Audacity as shipped can import MP3 files but please add the optional LAME MP3 encoding library to your computer in order to export MP3 files from Audacity.

With good speakers, most people can hear the difference between a 128 kbps MP3 and an uncompressed audio file from a CD. 256 kbps and 320 kbps MP3 files are more popular among audiophiles who prefer higher quality.

There are many other lossy compressed audio file formats. Audacity fully supports the Ogg Vorbis format, which is similar to MP3 but is a completely open, patent-free standard. Over time the quality of Ogg Vorbis files has come to surpass the quality of MP3, and its format is more extensible so more improvements are possible. Ogg Vorbis is a great choice for your own audio, however the reality is that many more devices such as iPods and other portable audio players support MP3 but not Ogg Vorbis yet.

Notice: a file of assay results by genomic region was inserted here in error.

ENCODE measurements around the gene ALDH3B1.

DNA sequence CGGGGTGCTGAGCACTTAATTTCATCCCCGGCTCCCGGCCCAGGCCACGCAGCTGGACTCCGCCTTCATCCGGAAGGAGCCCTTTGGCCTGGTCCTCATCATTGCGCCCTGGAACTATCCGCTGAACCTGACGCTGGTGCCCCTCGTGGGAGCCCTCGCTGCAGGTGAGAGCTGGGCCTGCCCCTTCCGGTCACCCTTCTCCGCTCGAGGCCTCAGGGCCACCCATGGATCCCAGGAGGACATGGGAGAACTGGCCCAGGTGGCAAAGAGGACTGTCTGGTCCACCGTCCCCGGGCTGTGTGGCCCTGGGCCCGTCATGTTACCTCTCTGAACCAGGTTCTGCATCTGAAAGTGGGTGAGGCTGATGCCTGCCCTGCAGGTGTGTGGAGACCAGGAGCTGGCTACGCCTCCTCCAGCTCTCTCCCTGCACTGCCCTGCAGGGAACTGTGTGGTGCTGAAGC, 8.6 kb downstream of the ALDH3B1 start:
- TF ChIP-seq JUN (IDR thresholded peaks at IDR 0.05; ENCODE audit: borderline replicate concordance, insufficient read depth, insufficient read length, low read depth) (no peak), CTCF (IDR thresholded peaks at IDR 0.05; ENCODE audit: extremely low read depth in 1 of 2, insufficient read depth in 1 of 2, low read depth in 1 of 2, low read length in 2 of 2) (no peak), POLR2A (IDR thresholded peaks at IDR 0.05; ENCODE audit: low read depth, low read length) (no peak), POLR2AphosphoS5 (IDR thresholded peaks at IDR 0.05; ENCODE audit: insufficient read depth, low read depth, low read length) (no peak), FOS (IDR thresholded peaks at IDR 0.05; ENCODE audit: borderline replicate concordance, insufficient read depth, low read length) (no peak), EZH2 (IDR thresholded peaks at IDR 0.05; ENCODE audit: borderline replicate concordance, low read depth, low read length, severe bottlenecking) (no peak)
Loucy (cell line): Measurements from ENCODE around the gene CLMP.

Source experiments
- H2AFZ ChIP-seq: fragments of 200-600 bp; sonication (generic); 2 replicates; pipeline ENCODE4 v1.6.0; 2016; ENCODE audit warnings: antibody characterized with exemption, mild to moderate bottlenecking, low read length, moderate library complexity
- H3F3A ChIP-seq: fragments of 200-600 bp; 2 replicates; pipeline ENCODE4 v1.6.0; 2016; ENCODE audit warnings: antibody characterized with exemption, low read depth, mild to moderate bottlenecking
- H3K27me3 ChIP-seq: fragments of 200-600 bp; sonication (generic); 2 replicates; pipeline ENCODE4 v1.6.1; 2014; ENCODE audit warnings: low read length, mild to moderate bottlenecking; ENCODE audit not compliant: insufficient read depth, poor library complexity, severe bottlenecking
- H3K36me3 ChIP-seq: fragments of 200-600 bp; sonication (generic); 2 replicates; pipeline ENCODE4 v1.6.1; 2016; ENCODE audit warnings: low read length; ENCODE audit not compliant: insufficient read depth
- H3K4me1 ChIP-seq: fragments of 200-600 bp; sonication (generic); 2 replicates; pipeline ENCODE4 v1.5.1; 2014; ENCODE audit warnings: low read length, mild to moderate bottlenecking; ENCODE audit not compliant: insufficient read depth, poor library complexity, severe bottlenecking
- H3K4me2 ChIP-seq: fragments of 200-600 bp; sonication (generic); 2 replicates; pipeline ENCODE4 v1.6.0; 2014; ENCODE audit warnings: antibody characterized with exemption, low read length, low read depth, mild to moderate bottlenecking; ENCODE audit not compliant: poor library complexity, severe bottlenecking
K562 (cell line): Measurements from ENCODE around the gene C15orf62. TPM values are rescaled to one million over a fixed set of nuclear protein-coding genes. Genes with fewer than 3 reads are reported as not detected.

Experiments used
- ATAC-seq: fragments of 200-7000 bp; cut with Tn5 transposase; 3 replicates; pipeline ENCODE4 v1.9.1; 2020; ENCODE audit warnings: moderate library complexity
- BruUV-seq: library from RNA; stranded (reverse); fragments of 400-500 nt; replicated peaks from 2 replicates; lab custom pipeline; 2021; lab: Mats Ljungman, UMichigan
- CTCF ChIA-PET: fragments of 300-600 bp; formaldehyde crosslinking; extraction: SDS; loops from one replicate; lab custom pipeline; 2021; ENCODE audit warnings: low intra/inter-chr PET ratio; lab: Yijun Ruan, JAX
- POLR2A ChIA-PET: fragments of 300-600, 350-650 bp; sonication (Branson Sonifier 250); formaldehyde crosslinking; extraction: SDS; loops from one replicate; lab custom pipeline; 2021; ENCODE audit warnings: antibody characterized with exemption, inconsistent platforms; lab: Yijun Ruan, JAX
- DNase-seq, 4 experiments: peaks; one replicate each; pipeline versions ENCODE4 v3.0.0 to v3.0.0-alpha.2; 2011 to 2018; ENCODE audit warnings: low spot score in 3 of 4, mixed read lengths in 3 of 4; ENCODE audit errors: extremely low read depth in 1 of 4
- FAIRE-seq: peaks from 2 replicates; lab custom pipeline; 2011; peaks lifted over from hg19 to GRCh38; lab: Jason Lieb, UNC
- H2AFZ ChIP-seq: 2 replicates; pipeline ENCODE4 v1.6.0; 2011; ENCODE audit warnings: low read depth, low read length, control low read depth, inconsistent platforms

Other well-known compression methods include ATRAC, used by Sony MiniDisc recorders, Windows Media Audio (WMA), and AAC. Audacity supports more formats by adding the optional FFmpeg library.